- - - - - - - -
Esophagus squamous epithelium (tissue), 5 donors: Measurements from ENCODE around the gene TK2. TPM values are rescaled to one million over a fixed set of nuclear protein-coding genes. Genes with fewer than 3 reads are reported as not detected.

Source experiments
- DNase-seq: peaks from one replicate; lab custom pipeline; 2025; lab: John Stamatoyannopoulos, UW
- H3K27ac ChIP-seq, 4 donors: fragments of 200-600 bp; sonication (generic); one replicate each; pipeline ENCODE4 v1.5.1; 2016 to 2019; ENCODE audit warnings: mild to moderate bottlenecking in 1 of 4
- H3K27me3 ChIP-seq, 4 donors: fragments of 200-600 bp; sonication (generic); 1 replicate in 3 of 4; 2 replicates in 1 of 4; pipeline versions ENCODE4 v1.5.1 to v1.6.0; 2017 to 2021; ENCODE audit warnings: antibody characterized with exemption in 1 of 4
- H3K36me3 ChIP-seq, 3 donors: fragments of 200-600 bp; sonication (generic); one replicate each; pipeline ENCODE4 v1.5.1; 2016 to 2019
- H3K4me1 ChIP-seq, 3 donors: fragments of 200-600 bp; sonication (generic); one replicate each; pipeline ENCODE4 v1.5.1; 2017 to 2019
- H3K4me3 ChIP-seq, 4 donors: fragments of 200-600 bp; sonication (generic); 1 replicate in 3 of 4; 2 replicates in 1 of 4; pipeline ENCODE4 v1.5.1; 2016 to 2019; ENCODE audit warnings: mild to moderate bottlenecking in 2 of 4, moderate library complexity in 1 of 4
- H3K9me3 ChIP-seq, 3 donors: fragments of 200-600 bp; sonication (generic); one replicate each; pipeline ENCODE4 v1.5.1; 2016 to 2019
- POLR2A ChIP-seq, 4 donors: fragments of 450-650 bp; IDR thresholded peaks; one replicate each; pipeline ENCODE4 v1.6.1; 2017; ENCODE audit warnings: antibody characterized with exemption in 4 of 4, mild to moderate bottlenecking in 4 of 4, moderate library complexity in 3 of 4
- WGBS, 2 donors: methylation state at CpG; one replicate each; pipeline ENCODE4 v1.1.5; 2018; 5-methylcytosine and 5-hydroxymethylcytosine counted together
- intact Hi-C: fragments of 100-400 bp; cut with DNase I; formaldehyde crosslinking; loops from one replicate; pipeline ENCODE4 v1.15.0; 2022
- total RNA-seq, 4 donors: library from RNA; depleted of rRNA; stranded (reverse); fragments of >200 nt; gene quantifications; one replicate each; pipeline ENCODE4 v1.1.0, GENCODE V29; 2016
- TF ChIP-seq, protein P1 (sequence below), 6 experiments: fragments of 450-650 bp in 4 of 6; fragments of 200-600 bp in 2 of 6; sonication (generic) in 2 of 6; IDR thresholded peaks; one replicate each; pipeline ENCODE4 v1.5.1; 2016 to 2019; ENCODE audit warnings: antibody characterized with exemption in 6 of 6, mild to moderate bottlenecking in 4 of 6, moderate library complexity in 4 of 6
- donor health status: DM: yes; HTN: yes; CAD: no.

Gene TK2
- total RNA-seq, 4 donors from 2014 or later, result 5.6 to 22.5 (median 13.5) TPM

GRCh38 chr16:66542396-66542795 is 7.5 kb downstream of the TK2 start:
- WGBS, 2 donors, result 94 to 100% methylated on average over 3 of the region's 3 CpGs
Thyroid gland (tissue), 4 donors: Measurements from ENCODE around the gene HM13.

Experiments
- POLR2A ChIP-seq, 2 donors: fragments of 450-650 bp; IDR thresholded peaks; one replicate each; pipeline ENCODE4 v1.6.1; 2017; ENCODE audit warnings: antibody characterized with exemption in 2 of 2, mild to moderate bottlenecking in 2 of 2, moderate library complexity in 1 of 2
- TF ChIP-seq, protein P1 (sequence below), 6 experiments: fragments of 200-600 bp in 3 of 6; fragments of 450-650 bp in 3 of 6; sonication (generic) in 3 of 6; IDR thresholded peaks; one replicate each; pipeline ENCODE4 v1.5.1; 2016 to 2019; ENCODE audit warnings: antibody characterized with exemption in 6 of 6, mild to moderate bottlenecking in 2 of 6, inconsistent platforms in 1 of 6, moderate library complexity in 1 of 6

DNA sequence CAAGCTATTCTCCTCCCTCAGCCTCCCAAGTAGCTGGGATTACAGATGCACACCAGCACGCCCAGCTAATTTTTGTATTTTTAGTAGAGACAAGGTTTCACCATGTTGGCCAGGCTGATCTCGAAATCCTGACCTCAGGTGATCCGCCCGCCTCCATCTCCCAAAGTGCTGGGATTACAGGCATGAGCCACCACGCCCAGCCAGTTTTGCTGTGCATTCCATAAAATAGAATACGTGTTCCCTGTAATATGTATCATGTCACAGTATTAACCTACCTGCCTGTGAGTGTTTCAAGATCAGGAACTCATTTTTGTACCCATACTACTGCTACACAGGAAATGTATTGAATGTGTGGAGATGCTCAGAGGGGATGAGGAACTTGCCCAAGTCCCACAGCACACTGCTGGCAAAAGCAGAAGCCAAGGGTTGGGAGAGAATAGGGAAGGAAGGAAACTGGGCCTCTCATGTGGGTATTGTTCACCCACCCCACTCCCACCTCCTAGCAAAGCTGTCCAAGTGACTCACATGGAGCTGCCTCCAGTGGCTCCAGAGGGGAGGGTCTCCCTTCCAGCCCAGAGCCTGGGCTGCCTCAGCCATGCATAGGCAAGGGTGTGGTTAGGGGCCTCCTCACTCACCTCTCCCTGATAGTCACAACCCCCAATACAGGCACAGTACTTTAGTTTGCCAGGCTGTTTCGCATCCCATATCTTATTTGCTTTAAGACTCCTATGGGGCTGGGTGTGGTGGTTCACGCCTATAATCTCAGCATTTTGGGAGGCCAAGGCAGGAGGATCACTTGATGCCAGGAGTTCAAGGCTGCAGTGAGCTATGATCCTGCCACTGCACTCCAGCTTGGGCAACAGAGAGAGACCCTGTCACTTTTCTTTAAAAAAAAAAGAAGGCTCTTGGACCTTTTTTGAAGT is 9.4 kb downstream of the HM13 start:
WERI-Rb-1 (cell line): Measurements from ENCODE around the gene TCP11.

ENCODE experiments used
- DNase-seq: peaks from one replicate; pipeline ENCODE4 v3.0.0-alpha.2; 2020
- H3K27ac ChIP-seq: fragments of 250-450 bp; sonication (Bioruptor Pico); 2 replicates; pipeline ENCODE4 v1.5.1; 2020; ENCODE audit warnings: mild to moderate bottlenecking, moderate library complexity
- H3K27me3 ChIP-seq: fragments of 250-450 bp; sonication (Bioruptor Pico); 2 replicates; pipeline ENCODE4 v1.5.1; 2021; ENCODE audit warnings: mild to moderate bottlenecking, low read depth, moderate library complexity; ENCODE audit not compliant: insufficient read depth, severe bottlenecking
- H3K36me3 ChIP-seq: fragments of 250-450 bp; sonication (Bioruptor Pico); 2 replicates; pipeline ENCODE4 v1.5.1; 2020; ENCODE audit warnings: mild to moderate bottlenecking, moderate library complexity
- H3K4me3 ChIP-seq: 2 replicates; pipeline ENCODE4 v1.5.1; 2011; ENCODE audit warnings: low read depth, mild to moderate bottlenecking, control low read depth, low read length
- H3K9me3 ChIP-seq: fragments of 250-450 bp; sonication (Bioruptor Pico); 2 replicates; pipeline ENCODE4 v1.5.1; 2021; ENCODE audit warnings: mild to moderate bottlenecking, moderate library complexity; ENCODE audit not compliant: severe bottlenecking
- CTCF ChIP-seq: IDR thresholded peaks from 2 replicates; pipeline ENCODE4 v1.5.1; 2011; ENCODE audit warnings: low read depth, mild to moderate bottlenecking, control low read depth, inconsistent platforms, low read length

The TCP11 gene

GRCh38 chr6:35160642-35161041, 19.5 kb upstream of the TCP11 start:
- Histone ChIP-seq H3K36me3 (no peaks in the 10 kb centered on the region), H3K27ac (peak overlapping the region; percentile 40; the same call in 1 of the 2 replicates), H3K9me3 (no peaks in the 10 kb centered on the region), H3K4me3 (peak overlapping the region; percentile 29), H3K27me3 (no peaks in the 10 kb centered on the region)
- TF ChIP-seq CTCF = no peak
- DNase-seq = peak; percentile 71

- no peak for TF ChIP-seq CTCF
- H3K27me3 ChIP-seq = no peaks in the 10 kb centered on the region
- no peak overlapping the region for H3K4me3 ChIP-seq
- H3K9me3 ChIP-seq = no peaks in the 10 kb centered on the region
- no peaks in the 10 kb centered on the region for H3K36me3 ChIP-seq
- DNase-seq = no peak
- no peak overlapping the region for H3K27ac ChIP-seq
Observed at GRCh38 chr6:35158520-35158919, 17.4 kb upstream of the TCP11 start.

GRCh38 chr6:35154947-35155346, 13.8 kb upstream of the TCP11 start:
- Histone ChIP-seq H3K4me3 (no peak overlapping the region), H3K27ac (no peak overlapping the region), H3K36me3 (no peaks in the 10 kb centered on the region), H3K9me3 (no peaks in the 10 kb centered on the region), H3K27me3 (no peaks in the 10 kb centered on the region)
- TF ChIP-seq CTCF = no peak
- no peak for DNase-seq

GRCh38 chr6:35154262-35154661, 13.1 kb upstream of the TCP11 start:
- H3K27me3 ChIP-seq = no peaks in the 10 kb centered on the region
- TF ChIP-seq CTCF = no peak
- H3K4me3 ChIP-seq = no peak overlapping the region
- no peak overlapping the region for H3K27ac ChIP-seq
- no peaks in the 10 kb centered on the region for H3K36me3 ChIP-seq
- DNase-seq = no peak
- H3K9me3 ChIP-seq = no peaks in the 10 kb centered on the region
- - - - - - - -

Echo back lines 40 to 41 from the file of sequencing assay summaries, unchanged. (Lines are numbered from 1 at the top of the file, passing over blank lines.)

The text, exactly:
- H3K27me3 ChIP-seq = no peaks in the 10 kb centered on the region
- no peak overlapping the region for H3K4me3 ChIP-seq